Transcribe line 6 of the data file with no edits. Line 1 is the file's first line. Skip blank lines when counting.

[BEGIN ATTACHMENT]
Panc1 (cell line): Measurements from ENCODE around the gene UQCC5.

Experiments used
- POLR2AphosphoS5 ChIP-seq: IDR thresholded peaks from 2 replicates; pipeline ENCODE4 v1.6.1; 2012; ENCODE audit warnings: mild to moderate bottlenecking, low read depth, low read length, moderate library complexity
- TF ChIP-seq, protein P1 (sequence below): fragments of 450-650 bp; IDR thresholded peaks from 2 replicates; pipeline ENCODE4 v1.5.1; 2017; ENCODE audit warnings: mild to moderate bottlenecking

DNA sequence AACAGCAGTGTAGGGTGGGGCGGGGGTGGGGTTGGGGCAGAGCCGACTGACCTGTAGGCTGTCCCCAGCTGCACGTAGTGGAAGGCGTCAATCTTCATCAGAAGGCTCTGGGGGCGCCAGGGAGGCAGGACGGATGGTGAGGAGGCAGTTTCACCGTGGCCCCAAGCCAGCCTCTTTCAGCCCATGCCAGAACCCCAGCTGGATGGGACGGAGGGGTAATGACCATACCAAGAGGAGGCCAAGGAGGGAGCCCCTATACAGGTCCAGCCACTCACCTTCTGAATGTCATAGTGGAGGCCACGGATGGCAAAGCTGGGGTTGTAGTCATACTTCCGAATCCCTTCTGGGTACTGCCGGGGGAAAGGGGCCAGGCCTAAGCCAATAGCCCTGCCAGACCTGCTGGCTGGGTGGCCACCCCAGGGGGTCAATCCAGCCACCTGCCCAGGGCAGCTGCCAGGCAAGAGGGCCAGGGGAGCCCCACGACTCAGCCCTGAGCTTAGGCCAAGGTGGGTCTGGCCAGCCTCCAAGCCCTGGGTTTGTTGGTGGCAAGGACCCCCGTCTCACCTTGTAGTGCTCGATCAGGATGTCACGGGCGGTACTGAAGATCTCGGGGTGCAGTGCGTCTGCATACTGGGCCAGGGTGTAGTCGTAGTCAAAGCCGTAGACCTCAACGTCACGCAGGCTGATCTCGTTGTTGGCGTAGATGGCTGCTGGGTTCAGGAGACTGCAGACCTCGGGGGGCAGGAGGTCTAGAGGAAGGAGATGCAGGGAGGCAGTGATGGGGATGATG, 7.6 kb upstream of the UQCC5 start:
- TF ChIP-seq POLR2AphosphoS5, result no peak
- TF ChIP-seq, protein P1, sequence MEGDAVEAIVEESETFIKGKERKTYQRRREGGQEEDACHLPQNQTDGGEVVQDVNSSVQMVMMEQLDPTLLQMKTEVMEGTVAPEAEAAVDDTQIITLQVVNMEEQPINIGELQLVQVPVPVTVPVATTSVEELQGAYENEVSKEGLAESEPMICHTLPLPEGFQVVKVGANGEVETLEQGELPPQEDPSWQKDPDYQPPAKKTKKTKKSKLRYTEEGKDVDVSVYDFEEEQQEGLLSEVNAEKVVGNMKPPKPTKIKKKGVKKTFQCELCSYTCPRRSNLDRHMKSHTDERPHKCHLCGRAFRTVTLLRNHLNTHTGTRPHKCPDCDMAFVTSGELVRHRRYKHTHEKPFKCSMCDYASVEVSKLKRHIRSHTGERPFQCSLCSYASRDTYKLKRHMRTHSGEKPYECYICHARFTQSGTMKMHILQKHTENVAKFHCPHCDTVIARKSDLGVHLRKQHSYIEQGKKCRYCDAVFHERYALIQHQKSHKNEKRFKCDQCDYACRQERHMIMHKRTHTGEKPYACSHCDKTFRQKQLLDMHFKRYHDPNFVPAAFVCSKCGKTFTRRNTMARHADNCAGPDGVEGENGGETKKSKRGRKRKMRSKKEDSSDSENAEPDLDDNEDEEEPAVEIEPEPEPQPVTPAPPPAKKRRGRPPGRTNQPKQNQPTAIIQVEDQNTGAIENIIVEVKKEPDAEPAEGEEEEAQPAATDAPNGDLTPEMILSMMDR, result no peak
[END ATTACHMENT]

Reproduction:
- TF ChIP-seq POLR2AphosphoS5, result no peak